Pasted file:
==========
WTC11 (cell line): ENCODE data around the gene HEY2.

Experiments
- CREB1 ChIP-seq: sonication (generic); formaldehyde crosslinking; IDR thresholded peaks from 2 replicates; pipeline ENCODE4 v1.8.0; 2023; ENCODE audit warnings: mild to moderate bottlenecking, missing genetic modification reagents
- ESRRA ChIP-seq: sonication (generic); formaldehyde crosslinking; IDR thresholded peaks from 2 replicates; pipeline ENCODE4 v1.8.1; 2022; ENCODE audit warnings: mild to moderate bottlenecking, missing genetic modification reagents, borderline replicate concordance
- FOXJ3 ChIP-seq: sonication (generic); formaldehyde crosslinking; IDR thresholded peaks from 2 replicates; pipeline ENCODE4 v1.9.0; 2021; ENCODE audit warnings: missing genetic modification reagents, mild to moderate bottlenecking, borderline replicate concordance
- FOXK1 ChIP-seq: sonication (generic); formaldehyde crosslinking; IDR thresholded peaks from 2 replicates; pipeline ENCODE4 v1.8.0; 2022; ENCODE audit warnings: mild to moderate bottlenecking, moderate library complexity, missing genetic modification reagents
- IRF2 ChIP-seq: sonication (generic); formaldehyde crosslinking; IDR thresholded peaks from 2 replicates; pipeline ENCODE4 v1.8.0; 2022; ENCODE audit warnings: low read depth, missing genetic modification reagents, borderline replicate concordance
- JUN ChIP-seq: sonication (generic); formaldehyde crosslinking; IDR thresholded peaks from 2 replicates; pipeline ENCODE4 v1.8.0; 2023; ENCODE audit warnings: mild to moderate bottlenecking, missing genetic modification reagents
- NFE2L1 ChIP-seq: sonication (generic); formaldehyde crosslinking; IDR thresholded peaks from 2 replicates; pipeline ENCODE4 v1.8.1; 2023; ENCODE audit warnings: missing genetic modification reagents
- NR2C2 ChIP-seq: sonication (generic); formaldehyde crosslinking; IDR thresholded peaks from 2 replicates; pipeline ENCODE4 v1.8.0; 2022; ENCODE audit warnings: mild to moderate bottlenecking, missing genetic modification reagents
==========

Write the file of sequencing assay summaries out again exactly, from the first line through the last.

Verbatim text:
WTC11 (cell line): ENCODE data around the gene HEY2.

Experiments
- CREB1 ChIP-seq: sonication (generic); formaldehyde crosslinking; IDR thresholded peaks from 2 replicates; pipeline ENCODE4 v1.8.0; 2023; ENCODE audit warnings: mild to moderate bottlenecking, missing genetic modification reagents
- ESRRA ChIP-seq: sonication (generic); formaldehyde crosslinking; IDR thresholded peaks from 2 replicates; pipeline ENCODE4 v1.8.1; 2022; ENCODE audit warnings: mild to moderate bottlenecking, missing genetic modification reagents, borderline replicate concordance
- FOXJ3 ChIP-seq: sonication (generic); formaldehyde crosslinking; IDR thresholded peaks from 2 replicates; pipeline ENCODE4 v1.9.0; 2021; ENCODE audit warnings: missing genetic modification reagents, mild to moderate bottlenecking, borderline replicate concordance
- FOXK1 ChIP-seq: sonication (generic); formaldehyde crosslinking; IDR thresholded peaks from 2 replicates; pipeline ENCODE4 v1.8.0; 2022; ENCODE audit warnings: mild to moderate bottlenecking, moderate library complexity, missing genetic modification reagents
- IRF2 ChIP-seq: sonication (generic); formaldehyde crosslinking; IDR thresholded peaks from 2 replicates; pipeline ENCODE4 v1.8.0; 2022; ENCODE audit warnings: low read depth, missing genetic modification reagents, borderline replicate concordance
- JUN ChIP-seq: sonication (generic); formaldehyde crosslinking; IDR thresholded peaks from 2 replicates; pipeline ENCODE4 v1.8.0; 2023; ENCODE audit warnings: mild to moderate bottlenecking, missing genetic modification reagents
- NFE2L1 ChIP-seq: sonication (generic); formaldehyde crosslinking; IDR thresholded peaks from 2 replicates; pipeline ENCODE4 v1.8.1; 2023; ENCODE audit warnings: missing genetic modification reagents
- NR2C2 ChIP-seq: sonication (generic); formaldehyde crosslinking; IDR thresholded peaks from 2 replicates; pipeline ENCODE4 v1.8.0; 2022; ENCODE audit warnings: mild to moderate bottlenecking, missing genetic modification reagents